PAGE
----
There’s plenty for the property industry to like in the Federal Budget handed down tonight, not because of any specific measure but in the myriad provisions to keep cash and confidence flowing in our pandemic-constrained economy.
Treasurer Josh Frydenberg declared “jobs are coming back, the economy is coming back and Australia is coming back”. And he was not afraid to throw money into sustaining the comeback, never mind the $161 billion deficit we’ll clock up this year.
Jobs and training took centre stage in the Frydenberg 2021 Budget and that is where the focus needs to be.
In a red hot real estate market in which buyers have taken on high levels of debt, the greatest risk to individuals, the sector, and the economy is a loss of income. The government has put some ballast into the jobs market by pumping even more billions into industries that will support jobs, this time without the blinkered high-viz vision of its last effort.
For anybody who’s been hibernating over the past few months, the government was facing a gender revolt over its failure to recognise the female 50 per cent of the population in its previous Budget and, given the ensuing fury, I suspect there were was a flurry of late-night revisions in preparation for this effort.
Most significant is the additional investment in early childhood education and care (not a welfare payment but an economic stimulus to encourage more women to increase their hours of work without the tax penalty that makes it barely worthwhile).
While it falls short of the hopes of many, it’s a step that will increase household incomes and we all know that it takes two incomes to support a mortgage in most regions of Australia.
So whatever is good for the family budget is good for real estate. Given the beneficiaries are families with two children in care, there’s a hint too that this might be an incentive to make up the migration deficit with some home grown population growth.
Looking at measures that directly impact the housing market, one of the more welcome announcements sits under the heading of superannuation.
The age limit for the existing downsizer scheme will be lowered from 65 to 60 meaning more people will be able to sell the family home and put $300,000 into their super without a high tax penalty.
This measure encourages older people planning for a less mobile future to “right size” sooner, liberating housing stock better suited to families than a couple or single person rattling around a large high maintenance home.
Helping single parents buy a home with a 2 per cent deposit displays a sentiment in the right place but the devil will be in the detail.
Starting over after divorce is tough on both parties and the ability to establish a new home will make a significant contribution to the economic security of the custodial parent.
At this particular moment, with low interest rates making a mortgage cheaper than rent in some areas, this measure might put a small dent in the number of women over 55 who make up the fastest growing group of homeless people in Australia.
Extension of the New Home Guarantee is a positive move, though it has its share of detractors who argue that such measures only push up the price of homes.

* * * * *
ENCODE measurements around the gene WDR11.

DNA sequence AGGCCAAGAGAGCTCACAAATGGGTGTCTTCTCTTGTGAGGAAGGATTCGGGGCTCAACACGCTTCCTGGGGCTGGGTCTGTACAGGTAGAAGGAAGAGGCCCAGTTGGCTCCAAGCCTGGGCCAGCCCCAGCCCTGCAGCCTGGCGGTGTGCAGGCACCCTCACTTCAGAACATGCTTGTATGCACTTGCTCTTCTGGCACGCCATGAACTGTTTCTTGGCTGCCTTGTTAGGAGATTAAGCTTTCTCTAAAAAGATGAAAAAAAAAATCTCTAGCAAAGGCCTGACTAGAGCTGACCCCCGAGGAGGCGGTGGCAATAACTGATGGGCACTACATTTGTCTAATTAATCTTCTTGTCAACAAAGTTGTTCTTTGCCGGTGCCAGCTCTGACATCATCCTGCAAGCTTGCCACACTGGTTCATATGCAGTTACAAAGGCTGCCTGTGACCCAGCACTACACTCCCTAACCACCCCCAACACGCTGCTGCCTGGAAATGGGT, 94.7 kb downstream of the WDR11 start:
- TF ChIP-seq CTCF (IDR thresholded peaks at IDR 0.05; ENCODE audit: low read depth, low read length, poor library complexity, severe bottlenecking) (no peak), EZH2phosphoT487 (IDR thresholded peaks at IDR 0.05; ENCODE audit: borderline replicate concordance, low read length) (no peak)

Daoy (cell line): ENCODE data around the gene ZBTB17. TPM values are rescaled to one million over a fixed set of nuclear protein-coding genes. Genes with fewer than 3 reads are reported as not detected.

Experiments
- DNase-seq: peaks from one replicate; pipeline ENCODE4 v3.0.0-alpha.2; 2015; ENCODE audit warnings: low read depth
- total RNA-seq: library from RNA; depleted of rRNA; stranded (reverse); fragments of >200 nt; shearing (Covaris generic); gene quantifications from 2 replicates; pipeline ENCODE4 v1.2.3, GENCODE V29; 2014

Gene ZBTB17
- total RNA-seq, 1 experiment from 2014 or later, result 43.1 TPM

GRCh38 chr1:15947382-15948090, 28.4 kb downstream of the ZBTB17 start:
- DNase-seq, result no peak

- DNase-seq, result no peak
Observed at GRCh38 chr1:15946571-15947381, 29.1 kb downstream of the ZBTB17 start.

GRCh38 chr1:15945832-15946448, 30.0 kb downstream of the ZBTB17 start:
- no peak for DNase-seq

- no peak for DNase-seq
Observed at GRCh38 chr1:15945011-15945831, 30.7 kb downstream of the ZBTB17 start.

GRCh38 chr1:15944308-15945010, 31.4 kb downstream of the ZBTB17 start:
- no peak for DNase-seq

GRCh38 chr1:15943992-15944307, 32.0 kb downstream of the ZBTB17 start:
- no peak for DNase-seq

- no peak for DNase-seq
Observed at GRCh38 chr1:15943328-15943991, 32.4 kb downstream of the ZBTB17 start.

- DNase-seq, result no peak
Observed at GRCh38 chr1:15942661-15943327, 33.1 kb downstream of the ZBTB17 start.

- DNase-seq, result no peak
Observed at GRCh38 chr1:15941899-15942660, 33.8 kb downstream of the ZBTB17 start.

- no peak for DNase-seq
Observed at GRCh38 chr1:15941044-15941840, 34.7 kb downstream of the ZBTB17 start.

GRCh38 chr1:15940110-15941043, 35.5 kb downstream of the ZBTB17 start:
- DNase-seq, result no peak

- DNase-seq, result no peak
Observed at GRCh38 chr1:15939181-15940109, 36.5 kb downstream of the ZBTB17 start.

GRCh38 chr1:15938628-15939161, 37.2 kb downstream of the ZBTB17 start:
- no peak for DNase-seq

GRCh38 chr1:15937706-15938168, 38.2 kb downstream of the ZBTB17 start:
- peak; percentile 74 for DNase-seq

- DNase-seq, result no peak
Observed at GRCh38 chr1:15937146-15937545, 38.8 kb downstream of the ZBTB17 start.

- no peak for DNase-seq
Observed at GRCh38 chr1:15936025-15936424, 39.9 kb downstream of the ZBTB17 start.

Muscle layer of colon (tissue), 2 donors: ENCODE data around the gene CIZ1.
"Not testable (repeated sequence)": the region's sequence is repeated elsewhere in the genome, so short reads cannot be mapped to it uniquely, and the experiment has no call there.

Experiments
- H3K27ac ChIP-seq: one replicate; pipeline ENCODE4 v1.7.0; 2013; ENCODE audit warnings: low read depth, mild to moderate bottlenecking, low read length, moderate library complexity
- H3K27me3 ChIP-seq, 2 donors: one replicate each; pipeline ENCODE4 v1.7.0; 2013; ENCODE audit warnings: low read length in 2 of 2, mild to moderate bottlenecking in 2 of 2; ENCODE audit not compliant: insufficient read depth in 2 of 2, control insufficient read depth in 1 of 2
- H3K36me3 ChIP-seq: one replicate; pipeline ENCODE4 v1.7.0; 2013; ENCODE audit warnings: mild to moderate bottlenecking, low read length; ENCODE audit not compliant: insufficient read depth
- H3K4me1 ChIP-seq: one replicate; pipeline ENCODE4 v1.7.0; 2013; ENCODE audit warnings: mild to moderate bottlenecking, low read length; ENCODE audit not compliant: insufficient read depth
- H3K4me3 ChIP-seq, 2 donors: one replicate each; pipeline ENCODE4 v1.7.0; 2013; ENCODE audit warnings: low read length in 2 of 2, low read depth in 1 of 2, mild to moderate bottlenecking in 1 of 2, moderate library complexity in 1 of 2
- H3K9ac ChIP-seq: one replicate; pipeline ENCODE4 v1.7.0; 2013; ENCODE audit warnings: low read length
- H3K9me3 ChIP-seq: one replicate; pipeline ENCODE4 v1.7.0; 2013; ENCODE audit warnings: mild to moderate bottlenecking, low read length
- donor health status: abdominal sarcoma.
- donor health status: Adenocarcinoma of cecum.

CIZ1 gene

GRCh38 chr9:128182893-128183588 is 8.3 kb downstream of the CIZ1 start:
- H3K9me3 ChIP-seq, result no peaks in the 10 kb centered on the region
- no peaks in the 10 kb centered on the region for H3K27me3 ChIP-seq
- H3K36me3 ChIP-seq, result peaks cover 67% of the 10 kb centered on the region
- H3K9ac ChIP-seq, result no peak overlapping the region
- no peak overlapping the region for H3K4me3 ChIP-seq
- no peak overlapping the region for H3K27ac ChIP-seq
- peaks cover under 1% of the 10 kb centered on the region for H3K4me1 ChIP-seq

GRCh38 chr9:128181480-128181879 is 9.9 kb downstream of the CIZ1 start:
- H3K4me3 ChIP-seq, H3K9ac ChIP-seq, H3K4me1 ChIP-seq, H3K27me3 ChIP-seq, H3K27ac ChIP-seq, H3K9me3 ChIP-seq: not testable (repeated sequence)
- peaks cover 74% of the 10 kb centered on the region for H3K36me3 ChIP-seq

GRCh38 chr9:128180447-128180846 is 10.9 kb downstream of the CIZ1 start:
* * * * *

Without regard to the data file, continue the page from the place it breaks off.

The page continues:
With cheap money in ample supply, home prices are going up no matter and I’d rather see young Australians get help with the high deposit hurdle and own their home sooner rather than later.
Likewise, lifting the cap on the First Home Super Saver Scheme from $30,000 to $50,000 is a self help measure to break into the housing market.
Those who argue that it will erode retirement savings ignore the fact that it applies to voluntary contributions and merely encourages saving in a more tax effective way. Anybody hoping for a comfortable retirement knows that housing security is key.
The government still likes its high-viz photo opps and the $15 billion allocated to major infrastructure investment will ensure they have hard hat moments for a few years to come, and of course these projects come with a big jobs benefit.
But this Budget has taken note of the need for social infrastructure and the services sector, which already employs thousands and has potential to employ many more, will be the beneficiary.
Think aged care and child care, education and training. There is some serious money being directed to the aged care sector and that is another area where the real estate sector stands to gain.
The Royal Commission Into Aged Care delivered five weighty volumes of reasons to avoid aged care, and therefore remain in a home not suited to age or health status.
Fix up the system and more might be willing to sell up and use the proceeds to live in a managed care facility.
There’s a welcome $1 billion extra to expand the JobTrainer scheme and apprenticeships and traineeships.
It wouldn’t be a Budget as we know it without a bit of a tax sweetener. Lower and middle-income earners will receive tax relief of up to $1080 for singles, and up to $2160 for dual income families by lifting the income thresholds.
There are not a lot of losers in this “something for everyone” budget. You could argue that the debt to keep us afloat today will be a millstone around the necks of future generations. But as we are reminded, we are not out of this pandemic yet.
The economy is bouncing back and last night Frydenberg gave it all the room it needs to keep on growing. The rest is up to us.
View the Budget’s key points here.